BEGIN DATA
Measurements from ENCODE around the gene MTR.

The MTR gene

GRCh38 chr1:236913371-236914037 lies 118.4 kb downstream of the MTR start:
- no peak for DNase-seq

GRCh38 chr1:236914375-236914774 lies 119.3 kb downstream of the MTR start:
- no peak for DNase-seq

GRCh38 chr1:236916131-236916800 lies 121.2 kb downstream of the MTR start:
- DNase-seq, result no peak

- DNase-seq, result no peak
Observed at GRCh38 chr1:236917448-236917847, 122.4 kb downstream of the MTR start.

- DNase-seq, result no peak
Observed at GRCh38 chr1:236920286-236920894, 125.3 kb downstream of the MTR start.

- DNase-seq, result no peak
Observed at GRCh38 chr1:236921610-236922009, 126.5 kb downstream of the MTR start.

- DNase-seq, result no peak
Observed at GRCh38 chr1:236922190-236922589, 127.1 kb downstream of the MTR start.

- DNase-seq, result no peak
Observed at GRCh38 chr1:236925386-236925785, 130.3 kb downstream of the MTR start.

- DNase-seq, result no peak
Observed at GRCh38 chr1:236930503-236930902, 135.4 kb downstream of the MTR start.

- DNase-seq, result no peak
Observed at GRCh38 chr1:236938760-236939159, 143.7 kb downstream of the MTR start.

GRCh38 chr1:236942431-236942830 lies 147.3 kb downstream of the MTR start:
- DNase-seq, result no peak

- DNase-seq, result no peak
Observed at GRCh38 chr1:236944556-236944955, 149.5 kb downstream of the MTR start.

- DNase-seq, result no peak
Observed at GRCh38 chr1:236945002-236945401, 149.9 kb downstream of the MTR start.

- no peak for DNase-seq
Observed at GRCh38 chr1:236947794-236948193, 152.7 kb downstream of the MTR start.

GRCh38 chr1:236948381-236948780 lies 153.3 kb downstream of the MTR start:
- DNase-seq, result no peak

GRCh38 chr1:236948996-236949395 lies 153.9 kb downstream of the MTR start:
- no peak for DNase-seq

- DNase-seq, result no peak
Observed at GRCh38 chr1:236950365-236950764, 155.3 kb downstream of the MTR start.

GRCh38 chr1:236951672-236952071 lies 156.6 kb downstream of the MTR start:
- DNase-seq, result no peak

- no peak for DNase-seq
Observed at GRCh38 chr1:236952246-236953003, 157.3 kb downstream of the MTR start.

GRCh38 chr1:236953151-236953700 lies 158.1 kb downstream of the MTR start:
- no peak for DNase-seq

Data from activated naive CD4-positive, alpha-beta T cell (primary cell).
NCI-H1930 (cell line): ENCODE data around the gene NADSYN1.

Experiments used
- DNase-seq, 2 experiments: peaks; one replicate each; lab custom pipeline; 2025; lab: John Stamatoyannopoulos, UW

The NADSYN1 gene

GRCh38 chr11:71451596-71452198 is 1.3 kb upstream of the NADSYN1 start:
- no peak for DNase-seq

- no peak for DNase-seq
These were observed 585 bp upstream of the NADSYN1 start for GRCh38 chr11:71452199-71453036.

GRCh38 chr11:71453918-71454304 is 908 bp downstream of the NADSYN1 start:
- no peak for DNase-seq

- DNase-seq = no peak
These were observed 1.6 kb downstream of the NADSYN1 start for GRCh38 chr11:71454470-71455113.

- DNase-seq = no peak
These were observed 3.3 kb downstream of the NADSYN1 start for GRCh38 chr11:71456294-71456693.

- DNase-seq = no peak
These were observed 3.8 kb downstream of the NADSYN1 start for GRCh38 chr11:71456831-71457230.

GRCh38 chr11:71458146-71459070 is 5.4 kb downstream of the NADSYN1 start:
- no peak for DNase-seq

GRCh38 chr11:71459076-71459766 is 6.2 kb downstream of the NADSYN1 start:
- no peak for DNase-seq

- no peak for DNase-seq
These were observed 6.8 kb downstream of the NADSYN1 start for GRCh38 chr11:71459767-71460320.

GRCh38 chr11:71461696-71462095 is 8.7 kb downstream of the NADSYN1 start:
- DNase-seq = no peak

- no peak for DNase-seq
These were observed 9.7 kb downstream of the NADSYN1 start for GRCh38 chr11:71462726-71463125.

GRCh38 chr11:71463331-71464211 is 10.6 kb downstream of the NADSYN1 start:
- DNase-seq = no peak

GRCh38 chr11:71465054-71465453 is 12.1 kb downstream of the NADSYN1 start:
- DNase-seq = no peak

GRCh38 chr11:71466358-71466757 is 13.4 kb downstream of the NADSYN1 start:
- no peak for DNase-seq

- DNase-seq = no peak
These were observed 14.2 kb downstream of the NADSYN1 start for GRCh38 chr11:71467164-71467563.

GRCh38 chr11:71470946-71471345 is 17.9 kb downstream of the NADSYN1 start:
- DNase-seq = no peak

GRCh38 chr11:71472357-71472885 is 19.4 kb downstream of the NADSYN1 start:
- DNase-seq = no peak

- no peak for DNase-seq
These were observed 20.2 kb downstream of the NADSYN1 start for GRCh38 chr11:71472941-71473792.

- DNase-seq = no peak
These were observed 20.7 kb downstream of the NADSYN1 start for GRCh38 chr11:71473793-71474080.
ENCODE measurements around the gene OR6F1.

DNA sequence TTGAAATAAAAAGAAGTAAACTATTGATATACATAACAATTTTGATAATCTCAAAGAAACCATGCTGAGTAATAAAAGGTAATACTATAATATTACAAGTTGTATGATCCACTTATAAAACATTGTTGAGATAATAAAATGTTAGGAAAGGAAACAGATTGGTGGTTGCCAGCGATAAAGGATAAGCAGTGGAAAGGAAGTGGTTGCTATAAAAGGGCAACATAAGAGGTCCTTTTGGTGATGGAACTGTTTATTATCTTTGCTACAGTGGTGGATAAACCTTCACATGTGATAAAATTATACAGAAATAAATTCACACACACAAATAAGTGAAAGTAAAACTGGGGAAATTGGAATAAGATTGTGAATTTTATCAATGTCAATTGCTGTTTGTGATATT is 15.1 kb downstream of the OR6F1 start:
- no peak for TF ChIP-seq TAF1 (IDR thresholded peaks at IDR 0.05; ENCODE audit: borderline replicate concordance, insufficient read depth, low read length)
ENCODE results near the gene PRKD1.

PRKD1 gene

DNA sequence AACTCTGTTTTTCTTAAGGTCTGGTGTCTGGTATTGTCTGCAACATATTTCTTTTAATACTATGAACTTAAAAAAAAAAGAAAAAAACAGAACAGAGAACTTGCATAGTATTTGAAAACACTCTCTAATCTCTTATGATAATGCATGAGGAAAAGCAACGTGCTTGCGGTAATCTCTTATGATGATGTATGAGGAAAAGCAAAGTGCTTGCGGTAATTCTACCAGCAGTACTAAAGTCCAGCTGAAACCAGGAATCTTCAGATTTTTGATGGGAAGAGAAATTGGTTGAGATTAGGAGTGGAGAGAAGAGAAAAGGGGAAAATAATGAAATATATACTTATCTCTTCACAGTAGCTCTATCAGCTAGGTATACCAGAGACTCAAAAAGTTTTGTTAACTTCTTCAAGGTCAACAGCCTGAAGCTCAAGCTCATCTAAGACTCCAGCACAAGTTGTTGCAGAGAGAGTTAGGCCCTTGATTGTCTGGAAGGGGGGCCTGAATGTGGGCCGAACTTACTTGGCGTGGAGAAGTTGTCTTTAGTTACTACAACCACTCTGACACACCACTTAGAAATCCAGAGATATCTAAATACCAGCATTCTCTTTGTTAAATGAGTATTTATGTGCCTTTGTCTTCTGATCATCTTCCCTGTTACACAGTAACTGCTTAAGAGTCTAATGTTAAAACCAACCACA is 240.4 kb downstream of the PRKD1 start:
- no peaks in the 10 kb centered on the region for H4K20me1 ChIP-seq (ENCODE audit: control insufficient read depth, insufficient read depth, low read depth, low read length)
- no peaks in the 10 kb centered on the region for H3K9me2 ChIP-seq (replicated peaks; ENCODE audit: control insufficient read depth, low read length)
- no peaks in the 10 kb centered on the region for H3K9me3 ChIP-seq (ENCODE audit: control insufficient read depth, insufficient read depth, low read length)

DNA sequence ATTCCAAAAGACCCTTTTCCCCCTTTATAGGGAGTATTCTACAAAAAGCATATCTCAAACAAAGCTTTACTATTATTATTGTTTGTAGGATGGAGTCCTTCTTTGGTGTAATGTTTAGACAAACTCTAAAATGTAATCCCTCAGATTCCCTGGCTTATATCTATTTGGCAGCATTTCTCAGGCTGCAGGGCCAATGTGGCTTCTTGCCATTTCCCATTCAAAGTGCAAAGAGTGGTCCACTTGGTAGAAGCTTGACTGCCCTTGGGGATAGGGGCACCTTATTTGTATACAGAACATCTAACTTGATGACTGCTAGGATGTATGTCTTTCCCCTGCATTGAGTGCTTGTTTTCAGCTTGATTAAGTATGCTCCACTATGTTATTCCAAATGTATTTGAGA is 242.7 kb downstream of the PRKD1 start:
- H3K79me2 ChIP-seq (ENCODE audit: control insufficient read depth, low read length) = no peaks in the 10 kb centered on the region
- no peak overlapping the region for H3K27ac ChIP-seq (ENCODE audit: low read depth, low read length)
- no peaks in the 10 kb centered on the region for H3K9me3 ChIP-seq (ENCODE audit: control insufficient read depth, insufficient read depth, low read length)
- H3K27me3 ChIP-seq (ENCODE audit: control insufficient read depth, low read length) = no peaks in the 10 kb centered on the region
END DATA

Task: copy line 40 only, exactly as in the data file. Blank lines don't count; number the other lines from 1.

Observed at GRCh38 chr1:236952246-236953003, 157.3 kb downstream of the MTR start.